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World stocks subdued, China hike weighs on oil

World stocks and industrial metals managed to claw their way slightly higher while oil prices fell in volatile trade on Tuesday after China raised interest rates for the second time in six weeks, spurring worries that global growth will be crimped.

February 09, 2011 / 12:13 PM IST

World stocks and industrial metals managed to claw their way slightly higher while oil prices fell in volatile trade on Tuesday after China raised interest rates for the second time in six weeks, spurring worries that global growth will be crimped.


As commodities took the initial hit from China's move, the commodity-sensitive Australian dollar fell and bolstered the euro, which rallied broadly on demand from Asian central banks. The US dollar and Swiss franc eased across the board as investors ventured away from safe-haven currencies after tensions in Egypt eased.


In an intensifying bid to tame high inflation, China said it would raise its benchmark one-year deposit rate by 25 basis points to 3%.


China is the world's biggest consumer of copper, an industrial metal often viewed as a barometer for economic conditions, and the world's second-biggest consumer of energy.


Copper, mirrored by tin, tumbled on the news initially but bounced to a slightly firmer finish with demand remaining robust for this year. The metal has been reaching successive record highs since the beginning of February.


The impact from China's rate hike on other asset classes was limited.


"The rate hike is important, but it isn't at a critical level where it becomes troublesome," said Michael Mullaney, a portfolio manager who helps manage USD 9.5 billion at Fiduciary Trust Co in Boston.


Global stocks coasted, with major averages lingering near two-and-half year highs. Wall Street rose on the thinnest volume this year as gains in consumer discretionary stocks offset losses in energy shares and lifted the Dow to the seventh consecutive day of gains.


Asian markets were set for a higher open as the front month futures contract for the Nikkei 225 stock index trading in Chicago rose 30 points, or 0.28%, to 10,695. Asian markets will reopen on Wednesday after week-long Lunar New Year holidays.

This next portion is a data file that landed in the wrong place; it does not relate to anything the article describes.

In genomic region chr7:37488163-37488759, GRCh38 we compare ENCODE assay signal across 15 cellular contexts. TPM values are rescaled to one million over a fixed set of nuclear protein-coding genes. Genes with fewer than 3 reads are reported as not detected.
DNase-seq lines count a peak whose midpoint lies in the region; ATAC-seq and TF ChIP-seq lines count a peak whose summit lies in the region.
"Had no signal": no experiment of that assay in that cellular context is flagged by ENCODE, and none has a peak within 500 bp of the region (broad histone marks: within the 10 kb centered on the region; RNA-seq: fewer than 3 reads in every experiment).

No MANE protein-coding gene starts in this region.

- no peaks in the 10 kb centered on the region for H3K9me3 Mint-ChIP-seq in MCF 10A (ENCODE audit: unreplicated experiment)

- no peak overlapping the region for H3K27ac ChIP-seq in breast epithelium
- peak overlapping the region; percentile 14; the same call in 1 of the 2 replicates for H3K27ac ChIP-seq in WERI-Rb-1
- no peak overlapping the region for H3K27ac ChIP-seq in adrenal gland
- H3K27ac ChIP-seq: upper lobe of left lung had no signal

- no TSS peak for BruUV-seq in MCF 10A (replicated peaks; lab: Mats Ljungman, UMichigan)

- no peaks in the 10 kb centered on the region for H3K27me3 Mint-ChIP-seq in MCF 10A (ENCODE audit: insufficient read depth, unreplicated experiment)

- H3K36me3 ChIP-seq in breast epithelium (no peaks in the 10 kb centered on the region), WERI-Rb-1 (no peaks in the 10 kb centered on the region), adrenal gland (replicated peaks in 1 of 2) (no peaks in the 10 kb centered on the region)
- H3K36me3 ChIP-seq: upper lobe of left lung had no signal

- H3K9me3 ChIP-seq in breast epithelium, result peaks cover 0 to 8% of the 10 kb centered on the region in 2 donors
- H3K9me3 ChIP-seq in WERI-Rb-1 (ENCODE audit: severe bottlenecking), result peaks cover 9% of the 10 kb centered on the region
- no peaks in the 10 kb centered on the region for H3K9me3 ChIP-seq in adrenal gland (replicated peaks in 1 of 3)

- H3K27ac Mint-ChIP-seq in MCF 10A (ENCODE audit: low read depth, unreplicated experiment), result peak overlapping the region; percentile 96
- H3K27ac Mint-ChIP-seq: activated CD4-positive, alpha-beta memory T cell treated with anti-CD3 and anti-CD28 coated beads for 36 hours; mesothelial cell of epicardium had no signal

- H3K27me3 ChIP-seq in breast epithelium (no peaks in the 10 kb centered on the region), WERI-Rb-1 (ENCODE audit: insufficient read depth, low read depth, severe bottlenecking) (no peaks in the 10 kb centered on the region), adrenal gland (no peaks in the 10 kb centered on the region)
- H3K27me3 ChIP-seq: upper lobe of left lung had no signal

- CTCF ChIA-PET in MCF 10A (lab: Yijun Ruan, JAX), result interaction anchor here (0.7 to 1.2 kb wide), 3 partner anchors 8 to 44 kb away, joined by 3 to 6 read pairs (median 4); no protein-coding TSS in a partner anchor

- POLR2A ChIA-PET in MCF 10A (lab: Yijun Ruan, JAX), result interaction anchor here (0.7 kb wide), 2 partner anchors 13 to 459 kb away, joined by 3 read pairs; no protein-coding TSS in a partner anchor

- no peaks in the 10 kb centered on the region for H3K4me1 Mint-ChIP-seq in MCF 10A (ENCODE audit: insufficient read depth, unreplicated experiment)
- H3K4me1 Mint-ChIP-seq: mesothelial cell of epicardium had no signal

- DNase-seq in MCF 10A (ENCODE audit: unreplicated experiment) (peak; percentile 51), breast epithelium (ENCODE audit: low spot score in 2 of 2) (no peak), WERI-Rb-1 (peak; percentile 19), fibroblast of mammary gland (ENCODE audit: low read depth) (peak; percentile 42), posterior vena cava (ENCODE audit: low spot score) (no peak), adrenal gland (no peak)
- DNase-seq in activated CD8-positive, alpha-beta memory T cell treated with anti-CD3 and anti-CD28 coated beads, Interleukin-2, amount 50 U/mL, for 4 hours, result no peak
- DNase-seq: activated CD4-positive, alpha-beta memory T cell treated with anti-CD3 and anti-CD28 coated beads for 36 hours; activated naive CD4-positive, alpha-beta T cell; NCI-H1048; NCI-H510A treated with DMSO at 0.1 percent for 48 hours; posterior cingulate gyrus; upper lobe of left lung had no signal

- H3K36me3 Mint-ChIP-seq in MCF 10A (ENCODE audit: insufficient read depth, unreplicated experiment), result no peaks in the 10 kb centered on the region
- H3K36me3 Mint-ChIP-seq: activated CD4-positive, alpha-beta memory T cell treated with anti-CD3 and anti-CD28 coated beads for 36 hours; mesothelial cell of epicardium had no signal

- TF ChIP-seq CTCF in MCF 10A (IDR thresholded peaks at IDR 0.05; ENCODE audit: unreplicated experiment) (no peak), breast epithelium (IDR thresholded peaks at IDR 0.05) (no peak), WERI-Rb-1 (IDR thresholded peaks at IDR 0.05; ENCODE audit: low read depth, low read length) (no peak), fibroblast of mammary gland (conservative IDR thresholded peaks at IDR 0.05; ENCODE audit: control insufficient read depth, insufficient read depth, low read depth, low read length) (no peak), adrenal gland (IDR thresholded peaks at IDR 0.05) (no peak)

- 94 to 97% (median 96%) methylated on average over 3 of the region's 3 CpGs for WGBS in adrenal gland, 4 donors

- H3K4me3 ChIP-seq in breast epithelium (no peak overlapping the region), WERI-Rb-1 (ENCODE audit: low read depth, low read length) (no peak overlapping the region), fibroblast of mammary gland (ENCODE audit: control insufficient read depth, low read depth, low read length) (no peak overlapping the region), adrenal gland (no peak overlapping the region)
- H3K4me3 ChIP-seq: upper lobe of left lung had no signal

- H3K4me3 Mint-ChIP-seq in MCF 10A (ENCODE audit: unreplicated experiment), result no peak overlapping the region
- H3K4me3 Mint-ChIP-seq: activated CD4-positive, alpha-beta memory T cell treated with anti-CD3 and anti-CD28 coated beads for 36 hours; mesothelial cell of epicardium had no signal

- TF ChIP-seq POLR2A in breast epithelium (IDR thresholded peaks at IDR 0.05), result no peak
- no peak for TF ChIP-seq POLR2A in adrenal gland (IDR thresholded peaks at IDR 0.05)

China's reminder about inflationary worries around the world supported gold, which rose and pushed through resistance levels. At the US market close, however, spot gold trimmed its gains, edging down 0.1%, or 96 cents, to USD 1362.60.


US crude oil fell 38 cents, or 0.43%, to USD 87.10 per barrel. In addition to the Chinese rate hike, expectations that weekly oil inventory reports from industry and government will show crude stockpiles rose last week weighed on prices.


The US dollar fell 0.09% against a basket of major trading-partner currencies and edged down 0.02% against the Japanese yen.


The euro held little-changed from the previous session close at USD 1.3631 after climbing as high as USD 1.3685 earlier in the day.



Subdued markets


After weeks of growth in world stock markets, investors remained focused on corporate earnings and growing merger activity, tempering the sting from the Chinese rate hike.


US stocks rose after McDonald's Corp, a Dow component and a barometer for consumer spending, reported surprisingly better-than-expected sales and boosted consumer discretionary stocks.


At the close, the Dow Jones industrial average rose 71.52 points, or 0.59%, to 12,233.15. The Standard & Poor's 500 Index gained 5.52 points, or 0.42%, to 1,324.57. The Nasdaq Composite Index added 13.06 points, or 0.47%, to 2,797.05.


The MSCI world equity index rose 0.4%, hovering at the highest level since August 2008. The Thomson Reuters global stock index gained 0.3%, while emerging stocks were little changed, down 0.1%.


Europe's FTSEurofirst 300 index closed 0.1% lower, retreating slightly from 29-month highs hit on Monday, Mining stocks fell, with Kazakhmys, Lonmin and Vedanta all down 1%.


Worries of growing global inflation also pressured US treasury debt prices, which weakened for a seventh day in a row. Prices also sagged in the wake of a soft three-year note sale as traders bet that government debt yields may need to rise further to adapt to a strengthening economy.

With yields at their highest levels since last spring, the benchmark 10-year note fell 24/32 to yield 3.74%, near a 4% resistance level. The two-year Treasury note shed 6/32, yielding 0.85%.

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